WATERVILLE — A disabled woman, her daughter and two grandchildren are homeless after fire late Sunday and early Monday destroyed their rented house and everything they own on Water Street in the city’s South End.

The accidental fire at the two-story single-family home at 144 Water St. was caused by an electrical malfunction in the attic, according to Sgt. Ken Grimes of the state fire marshal’s office.

Jody Brunson, 52, her daughter, Marybeth, 29, and Marybeth’s children, Booker, 2, and Jocelin, 8, escaped the house with their 9-month-old German shepherd Chloe, 3-year-old chihuahua Pixie, 1-year-old cat Ace, and gray 3-year-old cockatiel Stella.

Jody Brunson said she went back to the house Monday and was horrified by the devastation.

“There’s no ceiling,” she said. “The whole upstairs is gone. We didn’t use the upstairs because we couldn’t afford to heat it. What’s not ruined by smoke is ruined by water.”

She was speaking from the Fireside Inn on upper Main Street where the American Red Cross is putting the family up for a couple of days. They do not know where they will go from there. Marybeth, a home health aide for Assistance Plus, was at work Monday afternoon.

They had lived in the house only about three months.

“We moved up here from South Carolina to be closer to my mother who is in rehab for Alzheimer’s and dementia in Bangor, and Marybeth’s husband walked out on her 30 days later, so we were struggling,” Jody said, sobbing.

State fire investigator Ken McMaster was at the scene Monday morning helping investigate the cause of the fire, which drew firefighters from Waterville, Winslow and Fairfield.

Waterville fire Capt. Shawn Esler said the fire was difficult to fight because of all the nooks and crannies in the oddly shaped house built in 1920 and renovated in 1986.

“Last night the guys were really short-handed,” Esler said Monday morning. “They did a great job. They did the best they could with what they had to prevent fire from spreading to other buildings.”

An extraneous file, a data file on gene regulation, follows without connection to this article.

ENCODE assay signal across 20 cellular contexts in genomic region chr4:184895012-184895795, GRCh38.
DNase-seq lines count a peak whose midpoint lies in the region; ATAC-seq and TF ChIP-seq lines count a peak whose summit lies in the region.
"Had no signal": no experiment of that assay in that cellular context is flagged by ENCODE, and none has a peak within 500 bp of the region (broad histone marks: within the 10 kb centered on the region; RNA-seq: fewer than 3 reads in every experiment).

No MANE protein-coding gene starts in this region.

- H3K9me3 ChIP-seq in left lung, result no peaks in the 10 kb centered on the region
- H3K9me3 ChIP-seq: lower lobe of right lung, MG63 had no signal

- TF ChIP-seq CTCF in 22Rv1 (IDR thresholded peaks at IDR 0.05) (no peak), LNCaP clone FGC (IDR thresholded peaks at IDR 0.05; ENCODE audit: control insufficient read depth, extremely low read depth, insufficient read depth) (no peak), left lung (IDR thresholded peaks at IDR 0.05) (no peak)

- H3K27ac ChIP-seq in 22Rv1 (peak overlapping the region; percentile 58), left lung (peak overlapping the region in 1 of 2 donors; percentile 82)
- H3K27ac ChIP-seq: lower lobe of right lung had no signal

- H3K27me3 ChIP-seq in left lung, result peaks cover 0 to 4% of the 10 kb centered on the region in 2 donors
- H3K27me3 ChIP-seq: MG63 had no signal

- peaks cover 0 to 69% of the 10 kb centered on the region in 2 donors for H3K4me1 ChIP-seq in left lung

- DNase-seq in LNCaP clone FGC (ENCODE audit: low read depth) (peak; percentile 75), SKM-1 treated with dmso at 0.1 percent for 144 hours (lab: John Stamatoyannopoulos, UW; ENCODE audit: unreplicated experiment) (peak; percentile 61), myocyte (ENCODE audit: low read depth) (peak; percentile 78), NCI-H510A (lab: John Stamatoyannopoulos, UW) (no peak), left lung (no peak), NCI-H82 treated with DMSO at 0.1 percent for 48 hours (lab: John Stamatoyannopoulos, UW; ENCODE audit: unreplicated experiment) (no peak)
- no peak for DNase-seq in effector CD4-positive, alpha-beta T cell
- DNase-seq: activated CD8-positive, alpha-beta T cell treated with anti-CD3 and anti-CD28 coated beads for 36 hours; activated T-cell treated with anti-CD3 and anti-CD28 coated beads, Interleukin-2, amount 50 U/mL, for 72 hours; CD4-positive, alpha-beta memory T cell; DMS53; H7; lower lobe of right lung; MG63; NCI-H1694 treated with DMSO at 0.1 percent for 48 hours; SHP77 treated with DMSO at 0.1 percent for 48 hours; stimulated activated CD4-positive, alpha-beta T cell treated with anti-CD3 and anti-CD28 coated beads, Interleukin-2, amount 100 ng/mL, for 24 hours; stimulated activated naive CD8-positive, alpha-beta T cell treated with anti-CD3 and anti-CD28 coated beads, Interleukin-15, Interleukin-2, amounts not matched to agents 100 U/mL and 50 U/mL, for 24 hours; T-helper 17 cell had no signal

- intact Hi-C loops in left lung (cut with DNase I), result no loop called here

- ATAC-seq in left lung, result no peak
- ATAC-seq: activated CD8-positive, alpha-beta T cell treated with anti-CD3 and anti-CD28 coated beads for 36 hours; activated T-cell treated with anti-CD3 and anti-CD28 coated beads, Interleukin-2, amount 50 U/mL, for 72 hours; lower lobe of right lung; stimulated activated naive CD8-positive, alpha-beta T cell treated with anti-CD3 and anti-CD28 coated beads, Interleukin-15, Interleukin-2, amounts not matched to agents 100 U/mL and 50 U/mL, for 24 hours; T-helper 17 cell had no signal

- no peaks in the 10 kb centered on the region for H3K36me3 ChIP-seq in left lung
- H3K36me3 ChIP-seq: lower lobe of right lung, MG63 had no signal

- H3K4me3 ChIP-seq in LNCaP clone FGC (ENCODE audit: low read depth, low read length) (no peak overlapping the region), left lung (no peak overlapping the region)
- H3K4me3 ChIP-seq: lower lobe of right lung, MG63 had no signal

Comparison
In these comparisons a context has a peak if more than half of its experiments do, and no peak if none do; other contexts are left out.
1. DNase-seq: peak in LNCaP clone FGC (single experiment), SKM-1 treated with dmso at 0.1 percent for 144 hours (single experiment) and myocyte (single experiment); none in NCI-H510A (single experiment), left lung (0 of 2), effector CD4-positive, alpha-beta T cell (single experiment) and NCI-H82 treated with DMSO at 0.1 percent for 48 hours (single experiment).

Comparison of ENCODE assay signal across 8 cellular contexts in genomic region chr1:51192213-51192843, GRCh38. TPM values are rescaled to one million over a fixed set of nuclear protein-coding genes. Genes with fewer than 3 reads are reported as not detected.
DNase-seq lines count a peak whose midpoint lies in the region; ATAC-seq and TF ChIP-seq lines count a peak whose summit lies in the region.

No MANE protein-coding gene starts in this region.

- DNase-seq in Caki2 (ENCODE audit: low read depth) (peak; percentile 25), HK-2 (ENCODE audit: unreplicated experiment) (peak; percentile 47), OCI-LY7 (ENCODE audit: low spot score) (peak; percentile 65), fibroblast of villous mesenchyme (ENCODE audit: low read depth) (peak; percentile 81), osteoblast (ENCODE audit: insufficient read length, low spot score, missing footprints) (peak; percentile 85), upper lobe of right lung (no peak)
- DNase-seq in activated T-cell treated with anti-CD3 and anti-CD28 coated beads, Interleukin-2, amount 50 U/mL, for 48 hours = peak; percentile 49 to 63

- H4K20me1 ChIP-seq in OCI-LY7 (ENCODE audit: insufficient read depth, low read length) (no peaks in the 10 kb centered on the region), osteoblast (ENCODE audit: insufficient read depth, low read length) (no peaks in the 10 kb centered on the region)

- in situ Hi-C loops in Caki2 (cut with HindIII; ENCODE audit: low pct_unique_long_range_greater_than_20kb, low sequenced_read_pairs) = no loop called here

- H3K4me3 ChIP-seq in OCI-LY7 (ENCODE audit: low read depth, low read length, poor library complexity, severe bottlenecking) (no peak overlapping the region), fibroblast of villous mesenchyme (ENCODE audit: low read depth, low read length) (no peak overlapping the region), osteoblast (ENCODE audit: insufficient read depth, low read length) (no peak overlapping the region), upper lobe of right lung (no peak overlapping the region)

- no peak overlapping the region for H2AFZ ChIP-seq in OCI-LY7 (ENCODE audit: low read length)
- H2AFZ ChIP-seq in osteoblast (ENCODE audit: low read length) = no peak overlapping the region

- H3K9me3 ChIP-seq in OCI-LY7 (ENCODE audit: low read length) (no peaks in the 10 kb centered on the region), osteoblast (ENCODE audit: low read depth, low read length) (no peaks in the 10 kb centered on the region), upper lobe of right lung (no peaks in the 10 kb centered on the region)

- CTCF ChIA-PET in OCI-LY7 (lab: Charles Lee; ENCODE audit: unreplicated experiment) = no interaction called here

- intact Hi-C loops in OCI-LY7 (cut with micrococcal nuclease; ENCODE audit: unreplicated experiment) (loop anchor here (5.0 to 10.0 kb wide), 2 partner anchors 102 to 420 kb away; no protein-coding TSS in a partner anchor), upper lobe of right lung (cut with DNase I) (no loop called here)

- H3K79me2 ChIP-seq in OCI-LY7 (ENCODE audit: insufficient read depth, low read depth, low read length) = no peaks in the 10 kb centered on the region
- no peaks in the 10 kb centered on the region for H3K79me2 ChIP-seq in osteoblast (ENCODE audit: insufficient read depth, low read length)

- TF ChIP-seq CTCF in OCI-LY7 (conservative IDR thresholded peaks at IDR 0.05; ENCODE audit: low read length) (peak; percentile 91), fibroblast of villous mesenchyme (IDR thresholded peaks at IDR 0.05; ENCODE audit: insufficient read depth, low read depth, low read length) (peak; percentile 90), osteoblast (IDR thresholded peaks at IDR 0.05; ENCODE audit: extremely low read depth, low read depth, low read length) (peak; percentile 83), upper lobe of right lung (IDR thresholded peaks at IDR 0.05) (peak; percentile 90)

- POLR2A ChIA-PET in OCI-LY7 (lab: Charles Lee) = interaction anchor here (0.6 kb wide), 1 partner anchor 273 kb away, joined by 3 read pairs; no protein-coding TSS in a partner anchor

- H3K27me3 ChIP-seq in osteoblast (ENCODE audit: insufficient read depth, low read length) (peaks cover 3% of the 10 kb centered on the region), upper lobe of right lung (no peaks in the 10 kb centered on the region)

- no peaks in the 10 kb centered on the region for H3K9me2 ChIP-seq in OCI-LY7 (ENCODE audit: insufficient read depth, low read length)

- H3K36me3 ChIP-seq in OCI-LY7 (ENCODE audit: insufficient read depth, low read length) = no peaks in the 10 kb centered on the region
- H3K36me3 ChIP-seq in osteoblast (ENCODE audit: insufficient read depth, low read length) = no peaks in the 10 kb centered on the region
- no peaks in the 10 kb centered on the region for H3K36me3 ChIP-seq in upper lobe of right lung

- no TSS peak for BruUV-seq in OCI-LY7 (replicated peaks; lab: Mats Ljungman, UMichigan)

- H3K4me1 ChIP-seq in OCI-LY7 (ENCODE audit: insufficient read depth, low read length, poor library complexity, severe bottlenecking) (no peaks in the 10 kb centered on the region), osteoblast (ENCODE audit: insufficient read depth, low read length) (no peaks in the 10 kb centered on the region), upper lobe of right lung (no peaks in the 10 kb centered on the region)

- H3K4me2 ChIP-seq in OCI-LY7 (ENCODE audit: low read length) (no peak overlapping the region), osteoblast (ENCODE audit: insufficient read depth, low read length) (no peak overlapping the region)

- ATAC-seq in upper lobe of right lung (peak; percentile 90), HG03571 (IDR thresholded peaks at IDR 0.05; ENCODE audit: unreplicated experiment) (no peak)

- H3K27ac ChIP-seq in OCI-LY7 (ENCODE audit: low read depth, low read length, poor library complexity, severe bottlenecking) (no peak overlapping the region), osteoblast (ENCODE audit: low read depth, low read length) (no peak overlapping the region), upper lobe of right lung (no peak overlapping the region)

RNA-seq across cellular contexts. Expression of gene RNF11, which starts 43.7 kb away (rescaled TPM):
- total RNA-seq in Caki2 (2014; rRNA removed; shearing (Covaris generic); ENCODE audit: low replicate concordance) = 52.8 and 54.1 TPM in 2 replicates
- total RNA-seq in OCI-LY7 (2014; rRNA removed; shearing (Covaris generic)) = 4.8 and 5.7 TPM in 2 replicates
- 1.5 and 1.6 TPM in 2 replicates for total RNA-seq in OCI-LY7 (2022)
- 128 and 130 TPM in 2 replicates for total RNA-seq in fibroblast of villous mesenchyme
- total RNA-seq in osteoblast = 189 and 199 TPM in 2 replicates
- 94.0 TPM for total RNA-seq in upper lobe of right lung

The fire was reported at 10:53 p.m. Sunday by a man who called 911 after he saw the Brunsons fleeing from the house.

“I don’t know who he was,” Jody Brunson said.

She said she and her family were watching television around 10:20 p.m., and she and Marybeth went outside and smelled smoke. They went back into the house and continued to smell it.

They had blocked off the upstairs and were sleeping in one room on the first floor to save on heating costs, and the downstairs started filling with smoke.

Jody grabbed Booker, the baby, and seized the black and white chihuahua. She also let Chloe, the black and tan German shepherd, out of her crate, grabbed blankets and put Booker and the dogs in the car.

“Marybeth grabbed her daughter and the cat,” she said. “Nobody got the bird. She was in the house for about an hour. Her blanket was soaking wet. She was in her cage, which is two feet by 12 feet deep. The firefighters pulled the whole cage out and they stuck her in one of their trucks.”

She said the bird may die because of respiratory problems related to its ordeal.

Jody Brunson said she hopes to retrieve her sister’s ashes from the house.

“That’s all I have left,” she said. “She died nine years ago. She was my best friend. She was a lot older than I was, so she had always had me under her wing. She was only 50 when she passed. She went to sleep and had a heart attack.”

The family has no clothes, according to Jody Brunson.

“Marybeth got herself an outfit for work, but I have nothing — not even a hairbrush or Fixodent for my dentures,” she said.

Booker wears size 2 or 3T clothing and a size 5 shoe. Jocelin, the girl, wears children’s size 12 clothes and size 6 shoe. Jody wears size 12 clothes for women and size 8 shoe. Marybeth wears size 20 clothes and a size 10 shoe.

At the fire scene Monday morning, McMaster, the state fire investigator, and Waterville firefighter and rescue technician Ryan Johnston worked in frigid temperatures to try to determine the fire’s cause. Johnston had been at the scene all night.

Also at the scene Monday morning was Scott McAdoo, who lives a few houses away.

McAdoo, who watched firefighters work late Sunday and early Monday, said he was listening to his police scanner and heard about the fire and walked over to the scene.

“When I first got here there was a lot of smoke and we finally saw fire,” McAdoo said. “It was going pretty good for a while. We’ve got a pretty good fire department. They were here within a minute or two.”

The windows on upper floors of the home were knocked out and lying on the ground beside the house, which is tucked in between other small houses along the narrow street. Christmas decorations speckled with soot were on the snow beside the house. Holiday bulbs hanging from the front porch were blowing in a cold wind.

Amy Calder — 861-9247

[email protected]

Twitter: @AmyCalder17


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